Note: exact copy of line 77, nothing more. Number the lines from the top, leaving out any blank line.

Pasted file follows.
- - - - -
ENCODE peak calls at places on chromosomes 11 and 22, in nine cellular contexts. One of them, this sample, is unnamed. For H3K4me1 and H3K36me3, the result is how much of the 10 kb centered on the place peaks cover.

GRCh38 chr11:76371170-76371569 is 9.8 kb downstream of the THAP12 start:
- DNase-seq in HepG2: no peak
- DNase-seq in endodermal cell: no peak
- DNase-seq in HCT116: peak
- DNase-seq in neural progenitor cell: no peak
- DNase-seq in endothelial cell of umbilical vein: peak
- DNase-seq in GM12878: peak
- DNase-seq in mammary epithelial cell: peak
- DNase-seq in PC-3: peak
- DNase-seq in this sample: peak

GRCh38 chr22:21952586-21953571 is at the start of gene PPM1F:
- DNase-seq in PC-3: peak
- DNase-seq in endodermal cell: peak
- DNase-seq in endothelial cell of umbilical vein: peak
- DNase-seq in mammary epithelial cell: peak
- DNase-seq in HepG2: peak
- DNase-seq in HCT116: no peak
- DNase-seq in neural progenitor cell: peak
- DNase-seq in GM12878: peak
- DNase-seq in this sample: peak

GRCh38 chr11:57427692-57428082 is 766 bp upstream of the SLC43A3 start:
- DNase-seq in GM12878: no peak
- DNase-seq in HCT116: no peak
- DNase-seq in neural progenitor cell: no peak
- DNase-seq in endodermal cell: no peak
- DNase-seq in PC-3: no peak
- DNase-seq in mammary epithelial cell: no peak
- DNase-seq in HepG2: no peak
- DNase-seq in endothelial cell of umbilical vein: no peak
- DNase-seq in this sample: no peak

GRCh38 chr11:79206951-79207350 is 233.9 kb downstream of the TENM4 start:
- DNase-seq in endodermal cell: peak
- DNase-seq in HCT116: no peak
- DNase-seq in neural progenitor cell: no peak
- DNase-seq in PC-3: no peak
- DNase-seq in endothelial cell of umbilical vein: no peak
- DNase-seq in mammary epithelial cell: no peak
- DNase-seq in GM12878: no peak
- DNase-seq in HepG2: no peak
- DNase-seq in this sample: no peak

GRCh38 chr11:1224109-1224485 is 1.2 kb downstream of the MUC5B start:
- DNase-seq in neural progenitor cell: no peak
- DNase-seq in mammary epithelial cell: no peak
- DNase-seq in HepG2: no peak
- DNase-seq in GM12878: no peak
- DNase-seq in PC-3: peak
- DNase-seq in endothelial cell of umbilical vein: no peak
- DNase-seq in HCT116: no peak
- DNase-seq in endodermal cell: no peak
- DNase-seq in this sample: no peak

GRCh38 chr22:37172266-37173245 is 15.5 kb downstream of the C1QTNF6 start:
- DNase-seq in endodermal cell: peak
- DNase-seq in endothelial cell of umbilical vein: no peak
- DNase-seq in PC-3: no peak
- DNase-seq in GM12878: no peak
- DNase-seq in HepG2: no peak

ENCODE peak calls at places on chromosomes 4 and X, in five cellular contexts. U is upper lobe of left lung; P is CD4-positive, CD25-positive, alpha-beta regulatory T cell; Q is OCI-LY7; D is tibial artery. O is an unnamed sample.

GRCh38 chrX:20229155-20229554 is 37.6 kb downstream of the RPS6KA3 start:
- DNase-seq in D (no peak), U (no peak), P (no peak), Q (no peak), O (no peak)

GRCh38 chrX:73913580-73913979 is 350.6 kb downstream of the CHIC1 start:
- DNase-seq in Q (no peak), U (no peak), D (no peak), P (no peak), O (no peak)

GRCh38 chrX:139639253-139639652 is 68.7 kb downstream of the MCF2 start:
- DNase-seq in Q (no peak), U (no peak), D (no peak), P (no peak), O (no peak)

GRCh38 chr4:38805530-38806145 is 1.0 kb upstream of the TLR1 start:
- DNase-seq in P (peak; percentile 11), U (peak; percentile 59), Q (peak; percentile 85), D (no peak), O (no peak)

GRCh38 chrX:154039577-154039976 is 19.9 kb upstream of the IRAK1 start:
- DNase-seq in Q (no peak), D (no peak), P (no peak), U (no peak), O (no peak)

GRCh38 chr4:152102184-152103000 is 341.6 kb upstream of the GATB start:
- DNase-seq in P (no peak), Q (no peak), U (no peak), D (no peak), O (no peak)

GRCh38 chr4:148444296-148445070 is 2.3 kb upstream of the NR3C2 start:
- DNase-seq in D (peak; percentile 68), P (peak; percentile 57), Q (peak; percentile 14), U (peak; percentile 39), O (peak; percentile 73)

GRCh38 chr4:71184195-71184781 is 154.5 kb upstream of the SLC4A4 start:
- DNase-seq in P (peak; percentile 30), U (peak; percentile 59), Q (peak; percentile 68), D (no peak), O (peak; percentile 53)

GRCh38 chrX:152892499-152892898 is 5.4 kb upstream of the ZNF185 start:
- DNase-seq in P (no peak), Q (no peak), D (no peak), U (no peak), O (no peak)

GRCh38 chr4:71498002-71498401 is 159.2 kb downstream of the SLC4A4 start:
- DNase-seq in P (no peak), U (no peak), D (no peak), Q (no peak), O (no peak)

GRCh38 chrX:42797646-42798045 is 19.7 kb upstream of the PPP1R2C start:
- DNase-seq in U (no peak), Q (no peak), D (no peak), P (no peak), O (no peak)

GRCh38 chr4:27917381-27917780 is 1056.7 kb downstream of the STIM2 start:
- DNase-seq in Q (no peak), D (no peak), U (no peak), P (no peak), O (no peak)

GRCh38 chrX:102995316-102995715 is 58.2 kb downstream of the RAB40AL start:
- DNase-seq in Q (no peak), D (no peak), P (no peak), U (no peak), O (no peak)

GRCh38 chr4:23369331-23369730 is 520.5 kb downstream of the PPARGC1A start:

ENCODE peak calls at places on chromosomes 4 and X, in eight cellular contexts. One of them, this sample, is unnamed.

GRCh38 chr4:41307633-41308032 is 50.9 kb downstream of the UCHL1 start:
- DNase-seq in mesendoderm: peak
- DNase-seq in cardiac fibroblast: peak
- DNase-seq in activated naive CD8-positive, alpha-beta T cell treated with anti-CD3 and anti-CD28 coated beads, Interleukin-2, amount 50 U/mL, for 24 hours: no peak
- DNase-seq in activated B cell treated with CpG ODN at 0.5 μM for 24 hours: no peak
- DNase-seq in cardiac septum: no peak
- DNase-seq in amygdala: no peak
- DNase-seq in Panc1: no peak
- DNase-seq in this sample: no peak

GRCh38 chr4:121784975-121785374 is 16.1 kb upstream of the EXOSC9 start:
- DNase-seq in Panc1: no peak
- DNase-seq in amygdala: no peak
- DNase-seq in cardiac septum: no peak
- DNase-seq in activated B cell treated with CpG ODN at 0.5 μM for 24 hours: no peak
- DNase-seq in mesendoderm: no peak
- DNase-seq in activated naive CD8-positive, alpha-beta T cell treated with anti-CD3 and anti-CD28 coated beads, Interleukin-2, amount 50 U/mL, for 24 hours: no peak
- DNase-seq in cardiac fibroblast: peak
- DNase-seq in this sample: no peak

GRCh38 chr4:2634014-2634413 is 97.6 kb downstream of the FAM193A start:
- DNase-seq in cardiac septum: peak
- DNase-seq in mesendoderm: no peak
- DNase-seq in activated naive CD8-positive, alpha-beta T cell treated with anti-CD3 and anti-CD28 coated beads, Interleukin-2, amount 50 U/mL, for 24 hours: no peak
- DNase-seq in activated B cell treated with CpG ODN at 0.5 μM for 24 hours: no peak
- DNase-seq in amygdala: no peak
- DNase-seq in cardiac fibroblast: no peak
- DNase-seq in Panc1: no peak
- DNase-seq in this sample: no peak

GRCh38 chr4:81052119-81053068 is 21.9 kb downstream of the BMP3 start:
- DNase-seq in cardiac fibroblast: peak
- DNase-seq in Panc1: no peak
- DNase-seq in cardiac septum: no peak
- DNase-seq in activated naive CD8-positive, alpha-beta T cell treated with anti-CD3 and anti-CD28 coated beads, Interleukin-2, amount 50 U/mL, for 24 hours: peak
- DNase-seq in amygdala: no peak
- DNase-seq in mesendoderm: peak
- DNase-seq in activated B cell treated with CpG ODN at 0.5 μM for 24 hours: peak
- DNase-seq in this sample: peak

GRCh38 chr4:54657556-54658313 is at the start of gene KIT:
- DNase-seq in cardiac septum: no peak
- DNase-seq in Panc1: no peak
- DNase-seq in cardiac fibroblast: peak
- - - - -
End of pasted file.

GRCh38 chr4:71498002-71498401 is 159.2 kb downstream of the SLC4A4 start: